Influencer marketing reaps 960% ROI: Is the ME following the trend?
Influencers have become part and parcel of the marketing landscape. In fact, an entire section of the business has been devoted to them, dubbed “influencer marketing,” where brands collaborate with these internet celebrities to more effectively engage with their audiences.
So, what is the influencer landscape in the Middle East like, and which sectors are under the influence?
The rise of the influencer
According to Expertcity, 92% of consumers trust recommendations from others, even people they don’t know, over branded content. Data from AdWeek confirms this, revealing that 70% say that online reviews are their second-most-trusted source, and 47% of U.S. readers consult blogs to keep tabs on trends and ideas.
With advertising pervading every aspect of modern life, it has become difficult to trust marketing campaigns and first-party advertising. With the rise of bloggers and influencers, a new opportunity has presented itself, and brands have been quick to latch on.
With influencers amassing followers in the millions, companies have found the perfect opportunity for reaching their audiences in a way that had not really been available to them before. Worried your skin cream’s advertising campaign will fade away in the sea of skin care product marketing that bombards customers every day? Get in touch with an influencer.
These self-made “experts” offer your customers what your company never could: a relatable persona on the other side of the screen they can trust. There is a certain charm to influencers that businesses often fail to grasp, and that’s the personal, one-on-one feel customers get when they engage with an influencer’s content.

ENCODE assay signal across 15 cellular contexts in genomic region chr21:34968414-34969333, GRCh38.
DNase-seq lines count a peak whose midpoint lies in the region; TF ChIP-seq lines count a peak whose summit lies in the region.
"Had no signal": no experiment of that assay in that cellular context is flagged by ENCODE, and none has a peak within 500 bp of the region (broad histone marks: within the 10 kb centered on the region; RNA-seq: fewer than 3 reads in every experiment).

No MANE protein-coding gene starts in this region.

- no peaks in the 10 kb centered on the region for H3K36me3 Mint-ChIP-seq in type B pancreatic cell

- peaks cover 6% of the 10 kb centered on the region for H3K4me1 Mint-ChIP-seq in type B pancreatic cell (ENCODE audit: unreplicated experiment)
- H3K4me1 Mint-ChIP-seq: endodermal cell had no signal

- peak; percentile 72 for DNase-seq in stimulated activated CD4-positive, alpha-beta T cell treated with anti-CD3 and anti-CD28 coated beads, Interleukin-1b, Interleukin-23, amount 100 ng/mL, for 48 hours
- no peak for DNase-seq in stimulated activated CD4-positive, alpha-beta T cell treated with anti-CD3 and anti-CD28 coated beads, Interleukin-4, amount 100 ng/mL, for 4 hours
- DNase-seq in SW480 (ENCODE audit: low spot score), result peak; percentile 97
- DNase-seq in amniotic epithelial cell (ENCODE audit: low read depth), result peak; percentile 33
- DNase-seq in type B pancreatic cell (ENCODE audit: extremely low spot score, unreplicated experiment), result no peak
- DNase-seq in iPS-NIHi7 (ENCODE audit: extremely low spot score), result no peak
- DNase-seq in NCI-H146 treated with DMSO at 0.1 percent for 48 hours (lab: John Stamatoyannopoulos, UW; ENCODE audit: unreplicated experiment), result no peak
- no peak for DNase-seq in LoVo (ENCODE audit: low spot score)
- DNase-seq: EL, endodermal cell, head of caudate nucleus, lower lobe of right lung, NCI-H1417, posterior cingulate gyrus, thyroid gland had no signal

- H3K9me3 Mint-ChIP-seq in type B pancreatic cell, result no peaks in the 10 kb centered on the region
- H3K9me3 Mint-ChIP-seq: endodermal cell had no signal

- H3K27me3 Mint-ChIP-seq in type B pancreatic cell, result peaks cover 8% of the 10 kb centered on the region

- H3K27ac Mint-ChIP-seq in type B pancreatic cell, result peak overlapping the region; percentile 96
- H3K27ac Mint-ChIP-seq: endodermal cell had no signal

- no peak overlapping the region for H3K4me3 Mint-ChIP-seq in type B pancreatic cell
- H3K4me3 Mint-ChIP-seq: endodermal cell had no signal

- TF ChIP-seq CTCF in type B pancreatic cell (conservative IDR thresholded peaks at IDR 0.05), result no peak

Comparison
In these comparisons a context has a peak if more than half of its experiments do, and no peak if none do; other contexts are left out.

Therefore, companies have made an effort to sponsor influencers to get their brands and products featured to millions of potential customers who will be more engaged with your content than through any other means.
The Influencer Marketing Report found that the average influencer engagement rate across the industry is 5.7%. As a comparison, the average engagement rate for brands on Instagram has fluctuated between 2-3% in the past year, proving that influencer marketing is more successful.
According to Grin, a study found that 39% of marketers are going to increase their influencer marketing budgets in 2018. The Influencer Marketing Report found that influencer marketing ad spend is expected to reach between $5 billion and $10 billion in 2022.
Does influencer marketing work?
Rhythm One, a digital advertising solutions specialist, found an astonishing answer to this question. The answer is yes, very much so.
Their findings show that on average, influencer marketing campaigns reap a 960% ROI.
These positive results are also spilling outside the realm of the digital, and into the real world. According to a Collective Bias study, 60% of consumers have been influenced by a social media post or a blog review, while shopping at a store.